Monday, September 22, 2008

Can we strive to create learning organizations?

One of the courses I am taking this semester is Organizational Theory. We are looking at organizations through the lenses of various metaphors. One of these metaphors is learning organizations. This fitting because one of the themes of Nonprofit day this year was learning organizations.

The key note speakers of the conference Leslie and Heather, authors of Forces for Good: Six practices of High Impact Nonprofits, stipulate in their book that high impact does not correlate with budget size, however the 12 nonprofits they selected for their book are ginormous compared to the majority of nonprofits out there that have budgets less than $1mil.

These 12 nonprofits can be classified as learning organizations, among the other 5 high impact practices they describe in their book, in articles, on their speaking tour (they are amazing at marketing book and are clearly on a whirlwind book tour). However, I laugh because the 12 organizations they describe are the few elite that have achieved success the majority of nonprofits can only dream of.

So, what's so special about learning organizations? How can we strive to create learning organizations? Here are a few strategies of learning organizations that I "learned" from one of the seminars I attended at nonprofit day.
  • Organizations ask questions about their own work
  • People throughout the organization feel like they are in control--they are empowered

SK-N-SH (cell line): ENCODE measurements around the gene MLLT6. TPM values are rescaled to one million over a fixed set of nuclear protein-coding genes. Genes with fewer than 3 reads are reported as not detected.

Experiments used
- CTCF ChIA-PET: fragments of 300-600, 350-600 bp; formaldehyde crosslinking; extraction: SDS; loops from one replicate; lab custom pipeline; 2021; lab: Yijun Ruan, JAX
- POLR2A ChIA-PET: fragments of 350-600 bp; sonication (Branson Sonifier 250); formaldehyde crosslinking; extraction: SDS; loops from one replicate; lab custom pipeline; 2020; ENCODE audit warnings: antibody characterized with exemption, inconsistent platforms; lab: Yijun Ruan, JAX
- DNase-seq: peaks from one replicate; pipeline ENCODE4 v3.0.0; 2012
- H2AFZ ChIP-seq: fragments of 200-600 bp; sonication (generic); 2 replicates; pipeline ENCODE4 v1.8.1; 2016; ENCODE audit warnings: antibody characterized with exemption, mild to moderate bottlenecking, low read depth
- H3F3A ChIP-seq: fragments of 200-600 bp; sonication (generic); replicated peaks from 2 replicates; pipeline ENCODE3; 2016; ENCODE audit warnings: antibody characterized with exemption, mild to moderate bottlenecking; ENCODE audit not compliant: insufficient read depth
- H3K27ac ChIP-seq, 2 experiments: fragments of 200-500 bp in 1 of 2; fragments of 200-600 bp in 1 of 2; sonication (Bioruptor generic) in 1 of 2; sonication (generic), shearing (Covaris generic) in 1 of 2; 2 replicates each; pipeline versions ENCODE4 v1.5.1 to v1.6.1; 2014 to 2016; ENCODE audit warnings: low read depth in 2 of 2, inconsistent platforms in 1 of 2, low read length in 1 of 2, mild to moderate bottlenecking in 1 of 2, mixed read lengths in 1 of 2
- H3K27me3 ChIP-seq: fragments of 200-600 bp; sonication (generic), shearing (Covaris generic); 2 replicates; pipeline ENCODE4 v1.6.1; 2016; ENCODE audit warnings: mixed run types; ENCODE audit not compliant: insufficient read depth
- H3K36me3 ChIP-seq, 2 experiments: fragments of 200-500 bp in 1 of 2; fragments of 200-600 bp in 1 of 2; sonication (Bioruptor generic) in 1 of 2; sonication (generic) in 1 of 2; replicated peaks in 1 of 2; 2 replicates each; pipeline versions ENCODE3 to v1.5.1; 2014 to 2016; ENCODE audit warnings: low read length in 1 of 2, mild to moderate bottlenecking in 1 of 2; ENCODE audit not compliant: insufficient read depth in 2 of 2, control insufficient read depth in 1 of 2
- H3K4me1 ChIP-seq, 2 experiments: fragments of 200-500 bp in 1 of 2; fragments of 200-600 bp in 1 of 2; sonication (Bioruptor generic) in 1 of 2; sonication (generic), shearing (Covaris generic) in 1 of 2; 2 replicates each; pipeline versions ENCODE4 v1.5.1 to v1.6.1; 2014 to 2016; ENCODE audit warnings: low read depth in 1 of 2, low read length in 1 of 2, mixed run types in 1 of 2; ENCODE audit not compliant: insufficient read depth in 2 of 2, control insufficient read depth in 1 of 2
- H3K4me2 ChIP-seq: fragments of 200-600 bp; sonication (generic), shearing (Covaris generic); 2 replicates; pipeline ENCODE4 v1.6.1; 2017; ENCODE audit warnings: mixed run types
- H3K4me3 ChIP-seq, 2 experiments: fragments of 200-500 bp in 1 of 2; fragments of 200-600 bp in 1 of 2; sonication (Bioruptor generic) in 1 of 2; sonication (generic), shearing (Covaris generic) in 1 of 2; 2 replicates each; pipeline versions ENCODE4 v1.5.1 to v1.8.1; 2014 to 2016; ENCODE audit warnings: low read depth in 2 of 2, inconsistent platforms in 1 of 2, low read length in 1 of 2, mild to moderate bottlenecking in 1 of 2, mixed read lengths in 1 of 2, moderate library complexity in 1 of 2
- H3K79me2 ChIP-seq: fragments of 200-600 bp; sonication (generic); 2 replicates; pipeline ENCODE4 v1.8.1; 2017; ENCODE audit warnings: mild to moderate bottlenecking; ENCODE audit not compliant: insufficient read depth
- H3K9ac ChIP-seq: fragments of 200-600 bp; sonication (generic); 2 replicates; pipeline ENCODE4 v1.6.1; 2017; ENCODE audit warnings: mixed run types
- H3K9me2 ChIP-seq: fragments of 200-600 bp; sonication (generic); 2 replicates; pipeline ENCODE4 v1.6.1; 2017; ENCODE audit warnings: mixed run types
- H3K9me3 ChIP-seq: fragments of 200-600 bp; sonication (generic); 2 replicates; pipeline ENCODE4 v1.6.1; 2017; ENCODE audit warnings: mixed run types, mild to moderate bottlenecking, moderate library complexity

• Leadership reinforces learning
  • Learning systems and practices are in place
  • Organizational culture supports learning
  • Differences are welcomed
  • People can speak up
  • The organization shares information with others
  • Learning goes beyond the organization
  • Leaders listen and invite feedback
  • Learning is built into the job description
  • Evaluation is a priority
  • Organization looks at impact over outcomes
  • Shared leadership

Wow, sounds wonderful, I'd definitely would like to work in a learning organization -- wouldn't you? But is it really possible? I'm being cynical again, playing devil's advocate. Show me a list of 100 normal size (with budgets under $1mil) nonprofits that are learning organizations and I'll stop this tirade.

Let's change the system and create a place for nonprofits to strive, thrive, and create learning organizations!

1 comment:

Emily Davis, MNM said...

Peter Senge is really the learning organization theory. My experience is that I haven't seen a nonprofit completely embody all the qualities described by Senge, but that there are quite a few pieces that nonprofits have begun to employ.

The more education about the theory and how is can actually be practiced is a critical part of developing the nonprofit sector and is at the heart of fostering emerging leaders.

Great post! Emily